The origin of LOL 240 in Newtownards is shrouded in a small mystery that has not been explained to this day.
The original roll book in the possession of the Lodge for the year 1846 listed some forty members registered for LOL 568. The following year 1847 the number of members had dropped to around twenty and in 1848 the Lodge number had changed to LOL 240 with most of the original members registered again. The reason for the change of number is not commented upon anywhere in Lodge records or even in County or Grand Lodge reports.
The Warrant No. 240 is a duplicate of a Warrant that had been issued earlier to a Lodge in the Cloughmills area of County Antrim and is still active at Tullygrawley on the outskirts of Ballymena. LOL 240 took the title The Risings Sons of William and has remained a constant and active part of Newtownards District since that date in 1848.
lambeg drummers on 12th July 2005
The Lodge has never at any time in its history been numerically very strong; the numbers fluctuating between forty members in the good times and twenty in the lean years, but the quality of the membership has always been high. The members of the Lodge were originally drawn from the working class section of the town and they have been involved in all of the activities of the Orangemen of the District, including the huge protest demonstration organised by William Johnston on the 12th of July 1867.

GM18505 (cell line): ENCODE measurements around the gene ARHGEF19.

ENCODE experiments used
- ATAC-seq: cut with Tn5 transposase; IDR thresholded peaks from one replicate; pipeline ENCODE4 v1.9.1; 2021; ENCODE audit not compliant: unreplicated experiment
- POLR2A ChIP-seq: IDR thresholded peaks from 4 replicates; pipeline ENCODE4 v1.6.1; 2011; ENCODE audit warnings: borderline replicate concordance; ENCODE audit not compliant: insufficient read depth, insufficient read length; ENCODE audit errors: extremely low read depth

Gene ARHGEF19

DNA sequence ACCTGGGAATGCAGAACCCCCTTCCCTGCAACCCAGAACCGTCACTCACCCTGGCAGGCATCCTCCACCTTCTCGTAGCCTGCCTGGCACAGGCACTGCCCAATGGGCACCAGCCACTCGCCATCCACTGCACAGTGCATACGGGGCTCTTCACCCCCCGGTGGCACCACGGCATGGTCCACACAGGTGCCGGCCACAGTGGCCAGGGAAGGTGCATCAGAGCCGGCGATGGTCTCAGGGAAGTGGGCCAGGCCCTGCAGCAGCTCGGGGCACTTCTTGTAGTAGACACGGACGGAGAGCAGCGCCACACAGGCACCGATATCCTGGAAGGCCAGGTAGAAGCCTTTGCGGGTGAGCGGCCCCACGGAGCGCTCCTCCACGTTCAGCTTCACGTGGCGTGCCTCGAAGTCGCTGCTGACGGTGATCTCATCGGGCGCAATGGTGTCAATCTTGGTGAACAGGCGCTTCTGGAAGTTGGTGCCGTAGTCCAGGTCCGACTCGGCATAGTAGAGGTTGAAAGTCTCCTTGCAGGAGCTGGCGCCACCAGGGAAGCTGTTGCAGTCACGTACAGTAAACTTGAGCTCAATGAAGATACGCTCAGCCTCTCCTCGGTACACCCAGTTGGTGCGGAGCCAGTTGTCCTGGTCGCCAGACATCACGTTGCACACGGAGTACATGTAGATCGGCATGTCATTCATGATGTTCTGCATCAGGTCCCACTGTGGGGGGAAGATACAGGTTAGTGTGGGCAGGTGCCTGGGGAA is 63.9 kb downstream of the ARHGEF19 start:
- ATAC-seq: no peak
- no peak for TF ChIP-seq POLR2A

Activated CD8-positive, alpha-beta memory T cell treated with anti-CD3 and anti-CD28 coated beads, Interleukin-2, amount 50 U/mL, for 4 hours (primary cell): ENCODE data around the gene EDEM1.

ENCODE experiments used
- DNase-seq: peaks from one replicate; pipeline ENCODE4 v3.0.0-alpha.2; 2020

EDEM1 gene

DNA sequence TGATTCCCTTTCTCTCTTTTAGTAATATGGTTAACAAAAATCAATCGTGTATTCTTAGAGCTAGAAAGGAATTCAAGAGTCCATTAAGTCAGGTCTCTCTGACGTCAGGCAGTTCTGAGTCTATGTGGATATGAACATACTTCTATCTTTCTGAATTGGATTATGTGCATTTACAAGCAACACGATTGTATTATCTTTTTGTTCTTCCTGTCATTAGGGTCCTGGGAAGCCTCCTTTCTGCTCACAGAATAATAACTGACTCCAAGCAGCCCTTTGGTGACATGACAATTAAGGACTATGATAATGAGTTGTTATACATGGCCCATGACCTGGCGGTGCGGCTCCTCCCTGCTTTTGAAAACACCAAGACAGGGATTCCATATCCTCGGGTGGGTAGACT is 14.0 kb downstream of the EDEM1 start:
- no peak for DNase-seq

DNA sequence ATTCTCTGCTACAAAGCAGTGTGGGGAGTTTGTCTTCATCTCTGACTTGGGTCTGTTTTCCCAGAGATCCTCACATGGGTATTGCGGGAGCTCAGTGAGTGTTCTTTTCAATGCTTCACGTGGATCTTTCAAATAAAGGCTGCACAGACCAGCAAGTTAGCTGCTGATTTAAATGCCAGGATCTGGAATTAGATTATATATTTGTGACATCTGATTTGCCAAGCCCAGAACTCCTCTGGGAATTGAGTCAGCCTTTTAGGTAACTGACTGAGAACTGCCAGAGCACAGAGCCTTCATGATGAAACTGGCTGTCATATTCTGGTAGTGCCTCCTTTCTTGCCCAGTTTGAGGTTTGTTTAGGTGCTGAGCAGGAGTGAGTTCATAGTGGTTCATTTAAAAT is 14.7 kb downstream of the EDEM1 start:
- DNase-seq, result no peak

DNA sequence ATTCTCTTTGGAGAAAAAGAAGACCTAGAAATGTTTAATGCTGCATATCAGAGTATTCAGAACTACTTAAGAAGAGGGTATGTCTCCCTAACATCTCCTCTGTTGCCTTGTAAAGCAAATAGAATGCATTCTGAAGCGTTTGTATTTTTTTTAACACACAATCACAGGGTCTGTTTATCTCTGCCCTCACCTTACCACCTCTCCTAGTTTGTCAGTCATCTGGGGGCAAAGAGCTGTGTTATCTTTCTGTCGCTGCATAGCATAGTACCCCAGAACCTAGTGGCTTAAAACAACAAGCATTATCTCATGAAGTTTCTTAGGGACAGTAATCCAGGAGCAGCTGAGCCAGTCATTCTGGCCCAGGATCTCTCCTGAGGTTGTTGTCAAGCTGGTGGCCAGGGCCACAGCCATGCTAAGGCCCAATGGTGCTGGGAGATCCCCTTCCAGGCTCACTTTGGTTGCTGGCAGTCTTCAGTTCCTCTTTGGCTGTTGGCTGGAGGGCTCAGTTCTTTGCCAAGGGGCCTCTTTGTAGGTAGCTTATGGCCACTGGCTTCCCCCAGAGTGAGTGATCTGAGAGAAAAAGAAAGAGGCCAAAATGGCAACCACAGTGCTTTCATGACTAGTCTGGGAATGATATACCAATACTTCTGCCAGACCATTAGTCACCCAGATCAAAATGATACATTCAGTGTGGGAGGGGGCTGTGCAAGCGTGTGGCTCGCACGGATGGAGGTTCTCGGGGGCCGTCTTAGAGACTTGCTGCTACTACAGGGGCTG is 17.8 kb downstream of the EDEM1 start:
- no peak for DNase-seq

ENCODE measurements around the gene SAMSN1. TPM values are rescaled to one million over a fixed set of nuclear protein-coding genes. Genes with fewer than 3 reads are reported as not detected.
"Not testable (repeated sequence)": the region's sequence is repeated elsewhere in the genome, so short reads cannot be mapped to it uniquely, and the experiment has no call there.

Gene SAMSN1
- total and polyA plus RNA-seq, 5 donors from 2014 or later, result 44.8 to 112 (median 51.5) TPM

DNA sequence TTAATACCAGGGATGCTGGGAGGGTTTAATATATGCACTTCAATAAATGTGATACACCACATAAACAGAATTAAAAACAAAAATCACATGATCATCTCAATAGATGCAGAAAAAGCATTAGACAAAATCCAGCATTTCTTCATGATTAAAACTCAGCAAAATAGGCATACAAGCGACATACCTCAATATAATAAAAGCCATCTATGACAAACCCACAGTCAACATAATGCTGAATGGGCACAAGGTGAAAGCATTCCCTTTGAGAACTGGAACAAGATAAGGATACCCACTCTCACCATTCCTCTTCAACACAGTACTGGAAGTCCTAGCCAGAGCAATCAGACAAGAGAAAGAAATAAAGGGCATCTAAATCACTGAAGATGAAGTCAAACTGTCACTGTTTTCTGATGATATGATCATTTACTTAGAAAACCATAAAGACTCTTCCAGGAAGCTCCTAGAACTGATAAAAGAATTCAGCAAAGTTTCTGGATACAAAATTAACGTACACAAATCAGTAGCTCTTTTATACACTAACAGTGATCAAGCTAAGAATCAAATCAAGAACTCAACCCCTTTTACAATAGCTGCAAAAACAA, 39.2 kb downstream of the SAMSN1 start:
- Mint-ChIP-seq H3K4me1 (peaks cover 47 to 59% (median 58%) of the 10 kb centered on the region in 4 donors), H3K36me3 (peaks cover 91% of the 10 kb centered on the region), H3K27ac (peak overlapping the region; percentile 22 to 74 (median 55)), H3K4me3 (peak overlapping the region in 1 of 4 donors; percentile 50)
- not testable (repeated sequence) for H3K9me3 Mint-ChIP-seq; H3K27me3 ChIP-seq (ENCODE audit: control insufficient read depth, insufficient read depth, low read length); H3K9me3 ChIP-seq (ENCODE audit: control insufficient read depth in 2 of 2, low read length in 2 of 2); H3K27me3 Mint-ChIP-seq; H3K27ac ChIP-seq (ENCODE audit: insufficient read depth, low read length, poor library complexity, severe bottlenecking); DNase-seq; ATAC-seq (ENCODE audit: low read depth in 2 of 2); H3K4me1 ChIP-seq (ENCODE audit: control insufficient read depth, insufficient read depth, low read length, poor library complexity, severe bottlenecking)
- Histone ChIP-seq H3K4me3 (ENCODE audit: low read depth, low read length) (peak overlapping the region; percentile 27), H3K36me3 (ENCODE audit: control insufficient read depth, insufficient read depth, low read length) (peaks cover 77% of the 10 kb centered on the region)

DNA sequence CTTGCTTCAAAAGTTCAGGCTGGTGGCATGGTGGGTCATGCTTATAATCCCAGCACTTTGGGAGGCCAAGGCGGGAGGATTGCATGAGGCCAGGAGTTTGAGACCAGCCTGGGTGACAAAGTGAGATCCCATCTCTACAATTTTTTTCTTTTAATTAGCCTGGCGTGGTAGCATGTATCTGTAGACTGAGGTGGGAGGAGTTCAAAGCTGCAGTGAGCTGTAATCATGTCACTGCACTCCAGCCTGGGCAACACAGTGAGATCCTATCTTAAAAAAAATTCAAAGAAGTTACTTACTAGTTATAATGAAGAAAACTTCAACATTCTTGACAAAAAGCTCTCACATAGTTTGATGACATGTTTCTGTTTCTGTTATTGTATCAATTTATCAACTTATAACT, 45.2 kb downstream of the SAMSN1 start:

Within its ranks have been men who have served the British Empire in many of its wars, some with distinction. Bro. Andrew Brown, a long time member of the Lodge, wore a medal on his sash that he had won in the Zulu Wars of 1879. Rifleman Thomas Trueman, a member of LOL 240, was the first man in Newtownards to be honoured in the First World War: he won the DCM for his bravery in France in 1915.